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  5. Hi Jo,
    I think our ''overreaction" to mess and the strive for tidiness stems from the fact that we expect the children to make use of their notes. It's hard to make sense a few days/weeks after if work is presented poorly. Here's the catch though ... They might take notes but is that what they use to revise? Do they use webnotes like Corbett /exam solutions and exam papers when revising?
    I find it incredulous that we are asked to monitor sixth form notes! Why should I? I am not the one writing the exam? We've taken the responsibility of learning from the students to burden the teacher.
    I agree with you poorly maintained folders does not mean they are bad at maths. We must enable pupils to become self reflective and independent learners. Let them take ownership of their learning right from year 7! I do not check folders and if I'm told to, I comply by asking the kids to bring in their folder ... Put it in order themselves and mark them themselves ... If they cannot make sense of it then there is a lesson learnt. I also encourage my pupils to use textbooks, mymaths and other online resources.

    I must say taking notes when I was in school was a necessity. We didn't have the internet back then and textbooks were rare so the only way to refere/revise was to take meticulous notes.
    The question is are our children in the same predicament?

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  6. I do Flashback Friday as a starter every week. This involves them going back over the last week's worth of work and reflecting on it. As part of that I ask them to read my feedback and act on it if required, stick any sheets in and underline titles and date work. It's not perfect but the presentation of their books has improved a lot.

    I agree with you that we shouldn't need to check their books (especially in sixth form) but nowadays there is a big culture of providing evidence of what you're doing in lessons and this is easier if their books and files are well-presented. I also think sixth formers need a bit of guidance early on about how to keep their files organised.

    Thanks for a thought provoking post.

    Darren @mhsgmaths

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  7. For some reason I sometimes get email notifications of comments but they don't show up on my post... I think it's a Blogger bug. Here's a comment posted by Andy earlier today:


    "There will be no correlation between presentation and ability but isn't it all part of the package to instil consistency into our lessons to make marginal gains on performance? Rules for uniform, behaviour, presentation, feedback, with both rewards and sanctions, gives a solid foundation from which to build? After the basics are in place, the teacher can be as maverick or as robotic in their teaching as they choose. I also tend to just mark homework and assessments, giving verbal feedback for classwork or written if I've got a few nearby students with the same problem. When my kids were at primary school, my first point at parents evening was to ask the teacher to stop working so hard and stop marking anything that moved!
    Back to presentation - great if you can get everyone on board but not worth losing sleep over."

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  8. I think you are so right with this. With the plethora of high quality revision material available either as revision guides you can pick up and read to the amazing resources now available online why do you actually need to record actual notes? Of course the issue will be with the SLT requirement that OfSTED will use the exercise book as a means of 'showing progress over time'. I suppose if your school results are great you can afford to just say 'look at RAISE'.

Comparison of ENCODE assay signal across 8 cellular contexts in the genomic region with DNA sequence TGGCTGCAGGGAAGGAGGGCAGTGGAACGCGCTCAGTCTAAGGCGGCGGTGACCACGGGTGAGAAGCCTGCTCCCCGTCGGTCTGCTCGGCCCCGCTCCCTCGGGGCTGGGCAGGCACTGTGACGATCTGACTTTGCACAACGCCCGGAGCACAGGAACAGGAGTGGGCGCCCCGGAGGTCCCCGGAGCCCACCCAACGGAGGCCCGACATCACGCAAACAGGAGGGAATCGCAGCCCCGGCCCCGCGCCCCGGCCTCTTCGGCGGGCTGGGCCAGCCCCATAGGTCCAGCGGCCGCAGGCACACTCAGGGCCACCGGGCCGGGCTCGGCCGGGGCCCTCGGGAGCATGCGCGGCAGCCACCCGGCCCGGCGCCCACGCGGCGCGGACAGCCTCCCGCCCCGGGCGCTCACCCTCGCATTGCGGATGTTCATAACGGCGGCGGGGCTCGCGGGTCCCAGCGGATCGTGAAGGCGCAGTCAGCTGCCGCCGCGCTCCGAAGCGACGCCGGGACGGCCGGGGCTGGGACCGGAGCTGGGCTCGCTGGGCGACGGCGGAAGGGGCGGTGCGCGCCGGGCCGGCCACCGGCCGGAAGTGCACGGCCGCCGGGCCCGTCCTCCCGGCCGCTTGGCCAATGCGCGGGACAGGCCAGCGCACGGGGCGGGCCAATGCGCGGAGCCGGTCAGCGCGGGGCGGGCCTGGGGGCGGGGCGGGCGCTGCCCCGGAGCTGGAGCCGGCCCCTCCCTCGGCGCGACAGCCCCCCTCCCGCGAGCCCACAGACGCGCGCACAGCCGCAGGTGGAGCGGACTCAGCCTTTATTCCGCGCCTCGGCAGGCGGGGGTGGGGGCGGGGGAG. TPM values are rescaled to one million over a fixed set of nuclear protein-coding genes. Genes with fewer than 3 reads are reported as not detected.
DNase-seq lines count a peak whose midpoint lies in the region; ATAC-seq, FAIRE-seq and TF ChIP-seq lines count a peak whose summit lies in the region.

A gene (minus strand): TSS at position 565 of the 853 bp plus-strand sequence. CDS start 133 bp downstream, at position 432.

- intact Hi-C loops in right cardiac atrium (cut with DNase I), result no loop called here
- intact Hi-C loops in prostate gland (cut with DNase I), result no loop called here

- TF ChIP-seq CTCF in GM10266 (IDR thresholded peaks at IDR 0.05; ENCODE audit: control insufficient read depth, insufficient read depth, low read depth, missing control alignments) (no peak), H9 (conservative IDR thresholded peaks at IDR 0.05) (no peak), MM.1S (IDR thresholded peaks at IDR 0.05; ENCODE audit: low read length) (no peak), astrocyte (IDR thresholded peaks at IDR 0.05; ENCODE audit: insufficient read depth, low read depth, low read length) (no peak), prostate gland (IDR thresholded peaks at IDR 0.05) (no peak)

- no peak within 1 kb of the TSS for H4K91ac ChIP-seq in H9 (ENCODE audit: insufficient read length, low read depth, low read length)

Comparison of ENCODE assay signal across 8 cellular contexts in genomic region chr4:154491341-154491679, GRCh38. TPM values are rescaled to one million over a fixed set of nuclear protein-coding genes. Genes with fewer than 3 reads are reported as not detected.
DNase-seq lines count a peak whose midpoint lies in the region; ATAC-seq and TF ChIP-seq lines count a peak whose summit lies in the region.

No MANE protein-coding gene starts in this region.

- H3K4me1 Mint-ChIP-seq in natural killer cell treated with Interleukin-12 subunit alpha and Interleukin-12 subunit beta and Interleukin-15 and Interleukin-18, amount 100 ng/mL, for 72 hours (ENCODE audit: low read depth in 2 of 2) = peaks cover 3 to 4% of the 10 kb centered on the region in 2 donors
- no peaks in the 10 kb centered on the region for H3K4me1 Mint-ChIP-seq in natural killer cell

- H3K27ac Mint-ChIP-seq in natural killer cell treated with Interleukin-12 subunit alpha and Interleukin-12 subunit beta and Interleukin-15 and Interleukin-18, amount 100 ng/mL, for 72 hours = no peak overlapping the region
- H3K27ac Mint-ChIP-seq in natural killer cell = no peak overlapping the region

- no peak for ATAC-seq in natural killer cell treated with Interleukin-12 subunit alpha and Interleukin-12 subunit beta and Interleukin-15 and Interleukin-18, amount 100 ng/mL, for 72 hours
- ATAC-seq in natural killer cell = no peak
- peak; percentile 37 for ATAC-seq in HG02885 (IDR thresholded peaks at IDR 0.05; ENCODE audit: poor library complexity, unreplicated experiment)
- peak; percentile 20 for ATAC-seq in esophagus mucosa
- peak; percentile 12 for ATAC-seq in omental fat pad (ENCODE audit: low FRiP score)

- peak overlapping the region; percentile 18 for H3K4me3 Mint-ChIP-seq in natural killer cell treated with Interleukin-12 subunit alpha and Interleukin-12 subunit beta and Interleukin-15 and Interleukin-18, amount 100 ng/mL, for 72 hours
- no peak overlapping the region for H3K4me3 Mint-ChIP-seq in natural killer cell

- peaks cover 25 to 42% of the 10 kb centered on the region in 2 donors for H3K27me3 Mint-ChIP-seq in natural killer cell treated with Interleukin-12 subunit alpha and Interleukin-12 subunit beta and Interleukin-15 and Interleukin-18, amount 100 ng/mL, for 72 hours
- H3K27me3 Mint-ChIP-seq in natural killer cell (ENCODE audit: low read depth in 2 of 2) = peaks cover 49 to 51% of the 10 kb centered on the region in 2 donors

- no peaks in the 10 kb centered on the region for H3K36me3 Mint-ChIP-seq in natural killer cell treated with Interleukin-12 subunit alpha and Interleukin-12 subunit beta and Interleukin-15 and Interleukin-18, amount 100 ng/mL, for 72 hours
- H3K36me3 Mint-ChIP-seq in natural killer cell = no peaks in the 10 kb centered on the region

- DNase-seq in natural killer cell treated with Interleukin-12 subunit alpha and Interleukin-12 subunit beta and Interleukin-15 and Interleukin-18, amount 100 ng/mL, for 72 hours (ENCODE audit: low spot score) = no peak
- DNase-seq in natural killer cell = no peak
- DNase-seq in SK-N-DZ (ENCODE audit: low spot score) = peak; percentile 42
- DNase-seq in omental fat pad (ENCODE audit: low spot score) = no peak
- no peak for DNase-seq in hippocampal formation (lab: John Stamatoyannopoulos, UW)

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  9. Unfortunately most of the "feedback stuff" we are required to do is not for the student's benefit. I get my students to "pink pen" check their own work. Peer marking with www/ebi comments for presentation is going to be both more "in the now" and hence more meaningful to the peer-author as it is done at the time the work was done rather than something that may or mostly likely not be read by my students some days later, I like the idea of Exit Cards the speakers at MathsConf6 talked about as a result of their Shanghai experience. Now, that short piece of independent work as a result of the learning taking place that lesson is worthy the comment from me. PS I keep a glue stick, highlighter plus pink pens on every desk, and my students glue everything in.

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  10. The chat summary is here: https://www.ncetm.org.uk/resources/48710

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  11. I worked with a Canadian teacher once who was amazed at our obsession with exercise books. She said in Canada the only work the teacher saw was assignments (ie homework) on loose sheets. The "scribble books" were entirely the responsibility of the students. I think that sounds amazing.

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  12. what colours do you feel should be used for certain areas for neater book work?
    e.g. red for margins and titles, black for subtitles and blue for answering. Do you believe there should be a bright colour other than the 3 main colours to work on top of the mistakes??
    Also, would you recommend gluing sheets in your book or bringing a folder to put them all in?

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    1. Apart from pencil for margins, I don't mind what colour my students use. In fact many of my students only have two pens in their pencil case! Blue or black for work and green for self or peer marking.

      Although using multiple colours would make their notes look lovely, I wouldn't want to slow the lesson down with lots of pen swapping. There's a balance between efficient note-taking and neat note-taking.

      I think sticking sheets in works well if you use A5 sheets or smaller, but if they're having to fold and stick A4 sheets then books get out of control! Sticking sheets in requires discipline - I really try hard to give my students a minute or two at the end of the lesson to stick sheets in but I sometimes forget. I've been experimenting with folders for the first time this year - see my post 'The Folder Experiment'.

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  13. Excellent topic to have a short review, i am certainly impressed while having a look on to it. id online